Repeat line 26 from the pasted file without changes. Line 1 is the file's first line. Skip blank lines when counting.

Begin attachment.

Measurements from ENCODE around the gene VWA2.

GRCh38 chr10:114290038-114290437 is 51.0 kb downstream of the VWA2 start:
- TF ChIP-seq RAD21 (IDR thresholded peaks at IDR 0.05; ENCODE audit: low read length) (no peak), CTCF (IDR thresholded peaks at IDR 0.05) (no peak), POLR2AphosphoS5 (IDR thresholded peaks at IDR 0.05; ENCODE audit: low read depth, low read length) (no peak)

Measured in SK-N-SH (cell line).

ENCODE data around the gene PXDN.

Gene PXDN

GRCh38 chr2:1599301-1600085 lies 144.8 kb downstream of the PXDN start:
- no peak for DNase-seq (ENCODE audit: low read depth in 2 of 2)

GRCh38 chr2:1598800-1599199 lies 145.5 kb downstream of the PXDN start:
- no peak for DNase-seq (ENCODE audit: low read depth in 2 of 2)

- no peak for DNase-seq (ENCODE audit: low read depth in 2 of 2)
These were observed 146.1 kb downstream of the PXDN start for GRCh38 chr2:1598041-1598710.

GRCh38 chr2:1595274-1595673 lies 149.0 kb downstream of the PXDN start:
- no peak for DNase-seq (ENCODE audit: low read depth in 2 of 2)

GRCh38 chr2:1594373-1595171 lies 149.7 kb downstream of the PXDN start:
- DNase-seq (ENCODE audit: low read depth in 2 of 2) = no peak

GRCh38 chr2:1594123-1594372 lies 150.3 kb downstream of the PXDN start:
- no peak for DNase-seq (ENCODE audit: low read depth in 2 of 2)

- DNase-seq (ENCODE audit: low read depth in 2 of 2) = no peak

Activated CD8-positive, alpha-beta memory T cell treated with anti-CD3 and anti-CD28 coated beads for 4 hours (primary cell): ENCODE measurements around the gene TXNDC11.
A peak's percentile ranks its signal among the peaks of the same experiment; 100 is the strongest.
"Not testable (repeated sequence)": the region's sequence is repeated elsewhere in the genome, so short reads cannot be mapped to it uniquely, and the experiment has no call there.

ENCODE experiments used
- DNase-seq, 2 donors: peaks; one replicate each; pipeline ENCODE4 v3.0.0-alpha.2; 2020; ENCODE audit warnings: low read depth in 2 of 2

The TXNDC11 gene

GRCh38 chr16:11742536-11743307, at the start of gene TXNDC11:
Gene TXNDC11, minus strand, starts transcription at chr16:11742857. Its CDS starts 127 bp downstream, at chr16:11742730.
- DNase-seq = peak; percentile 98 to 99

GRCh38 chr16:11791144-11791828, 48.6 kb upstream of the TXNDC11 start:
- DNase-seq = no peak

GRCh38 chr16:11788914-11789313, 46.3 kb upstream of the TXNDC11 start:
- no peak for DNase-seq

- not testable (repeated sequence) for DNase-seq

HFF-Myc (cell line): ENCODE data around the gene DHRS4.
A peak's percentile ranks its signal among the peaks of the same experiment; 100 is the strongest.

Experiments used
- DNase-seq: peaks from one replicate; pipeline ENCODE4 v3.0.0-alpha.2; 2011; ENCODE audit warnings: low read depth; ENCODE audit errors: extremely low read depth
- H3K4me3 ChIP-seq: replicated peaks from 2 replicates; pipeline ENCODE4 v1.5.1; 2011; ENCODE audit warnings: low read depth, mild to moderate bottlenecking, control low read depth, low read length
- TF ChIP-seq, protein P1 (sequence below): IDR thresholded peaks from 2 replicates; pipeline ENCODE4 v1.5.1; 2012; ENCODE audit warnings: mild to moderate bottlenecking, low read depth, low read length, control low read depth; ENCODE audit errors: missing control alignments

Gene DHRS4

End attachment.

GRCh38 chr16:11742536-11743307, at the start of gene TXNDC11: